Some thoughts on the software’s auto-update design pattern

There are so many ways to get the program to have the ability of auto-update. But as I’ve known, there is no way can absolutely make sure the program will update itself as expected. For example, you have defined some data type, in your program and store the data locally. And you have happily distributed your product to thousands users. Then months pass, you add some details to the basic data type. You migrate all the user data properly, and everything gone fine. Not a single complain heard from you users. Things turned complicate when the third time you update your data type. Now you have 3 types of data. Some of your users may be still the oldest version. Fortunately, you have left a tag in the data type to mark the version of the data type. So you take your time to check the version, and implement 2 method to migrate the data.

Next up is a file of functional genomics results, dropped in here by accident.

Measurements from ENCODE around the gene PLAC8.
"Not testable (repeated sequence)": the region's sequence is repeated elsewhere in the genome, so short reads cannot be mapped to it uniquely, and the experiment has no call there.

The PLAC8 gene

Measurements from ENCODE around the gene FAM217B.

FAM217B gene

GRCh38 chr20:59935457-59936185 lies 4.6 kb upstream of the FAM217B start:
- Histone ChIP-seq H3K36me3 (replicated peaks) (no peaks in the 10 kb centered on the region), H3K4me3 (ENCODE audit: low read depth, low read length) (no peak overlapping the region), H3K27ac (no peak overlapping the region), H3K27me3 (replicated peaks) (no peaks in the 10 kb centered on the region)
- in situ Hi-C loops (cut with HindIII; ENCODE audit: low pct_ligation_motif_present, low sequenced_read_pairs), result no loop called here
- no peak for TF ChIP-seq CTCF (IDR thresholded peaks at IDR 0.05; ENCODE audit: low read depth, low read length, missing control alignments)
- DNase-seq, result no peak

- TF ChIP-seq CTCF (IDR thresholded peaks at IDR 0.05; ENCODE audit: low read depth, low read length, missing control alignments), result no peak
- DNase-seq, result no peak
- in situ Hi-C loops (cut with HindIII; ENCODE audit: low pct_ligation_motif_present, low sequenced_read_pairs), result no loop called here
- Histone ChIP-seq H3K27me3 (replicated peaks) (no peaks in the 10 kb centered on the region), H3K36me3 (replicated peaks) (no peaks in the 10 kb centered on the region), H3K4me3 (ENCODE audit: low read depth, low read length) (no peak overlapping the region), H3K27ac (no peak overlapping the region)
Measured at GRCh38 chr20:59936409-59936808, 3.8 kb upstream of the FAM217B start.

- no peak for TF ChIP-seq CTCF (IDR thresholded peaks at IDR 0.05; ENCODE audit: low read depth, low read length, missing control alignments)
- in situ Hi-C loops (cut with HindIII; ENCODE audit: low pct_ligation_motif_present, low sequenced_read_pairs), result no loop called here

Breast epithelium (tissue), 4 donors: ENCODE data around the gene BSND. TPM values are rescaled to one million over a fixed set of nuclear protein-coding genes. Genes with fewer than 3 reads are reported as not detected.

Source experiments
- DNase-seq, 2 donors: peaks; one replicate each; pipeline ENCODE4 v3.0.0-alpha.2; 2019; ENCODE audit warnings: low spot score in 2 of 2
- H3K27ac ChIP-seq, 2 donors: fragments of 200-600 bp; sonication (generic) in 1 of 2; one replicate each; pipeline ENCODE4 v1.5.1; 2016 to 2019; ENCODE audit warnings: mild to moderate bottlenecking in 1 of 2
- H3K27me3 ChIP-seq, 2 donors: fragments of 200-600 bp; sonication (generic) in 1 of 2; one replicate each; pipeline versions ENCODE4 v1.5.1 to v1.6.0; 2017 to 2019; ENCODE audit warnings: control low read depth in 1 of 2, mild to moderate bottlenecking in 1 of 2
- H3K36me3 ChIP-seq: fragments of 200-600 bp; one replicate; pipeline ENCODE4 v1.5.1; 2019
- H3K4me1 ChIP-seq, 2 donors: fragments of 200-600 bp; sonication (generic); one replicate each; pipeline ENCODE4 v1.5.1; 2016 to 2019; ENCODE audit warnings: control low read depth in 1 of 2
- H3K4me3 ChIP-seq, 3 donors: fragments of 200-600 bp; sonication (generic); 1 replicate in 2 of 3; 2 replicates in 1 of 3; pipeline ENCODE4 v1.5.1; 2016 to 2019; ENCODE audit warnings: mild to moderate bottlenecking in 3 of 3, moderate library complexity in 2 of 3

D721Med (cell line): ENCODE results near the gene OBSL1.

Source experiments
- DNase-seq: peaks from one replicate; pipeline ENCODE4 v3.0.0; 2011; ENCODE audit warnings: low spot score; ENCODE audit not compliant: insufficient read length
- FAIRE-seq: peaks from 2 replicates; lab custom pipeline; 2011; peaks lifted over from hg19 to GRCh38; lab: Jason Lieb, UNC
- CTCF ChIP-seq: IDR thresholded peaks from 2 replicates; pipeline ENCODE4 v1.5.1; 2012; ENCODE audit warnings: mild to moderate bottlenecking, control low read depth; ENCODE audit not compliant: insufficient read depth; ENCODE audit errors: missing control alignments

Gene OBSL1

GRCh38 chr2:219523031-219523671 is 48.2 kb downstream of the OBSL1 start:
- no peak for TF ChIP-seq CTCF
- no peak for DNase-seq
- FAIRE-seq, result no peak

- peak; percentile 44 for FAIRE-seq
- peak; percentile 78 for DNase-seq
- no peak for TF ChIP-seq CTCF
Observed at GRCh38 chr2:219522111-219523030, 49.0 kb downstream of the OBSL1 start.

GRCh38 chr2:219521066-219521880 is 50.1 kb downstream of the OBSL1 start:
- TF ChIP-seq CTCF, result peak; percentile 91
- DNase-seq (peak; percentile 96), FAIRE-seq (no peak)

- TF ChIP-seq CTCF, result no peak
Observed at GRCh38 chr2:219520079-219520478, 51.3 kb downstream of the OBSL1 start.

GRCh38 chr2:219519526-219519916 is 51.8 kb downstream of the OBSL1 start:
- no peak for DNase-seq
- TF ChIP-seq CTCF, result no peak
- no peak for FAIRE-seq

How about if this pattern continues for around 10 times? How many migration methods you should implement? Nine, of course. But if for some reason some of your users have reversed the version to an old one? From the basic principles of combination, we need 10×9 which means 90 methods to meet the requirement. That sounds crazy.

The main problem is because you can’t be sure whether all the users have always updated to the newest version. In other words, you need to find a solution to sync all the users program version and don’t hurt their data. On one can predict the future, we never know how the data finally like.

To be continued…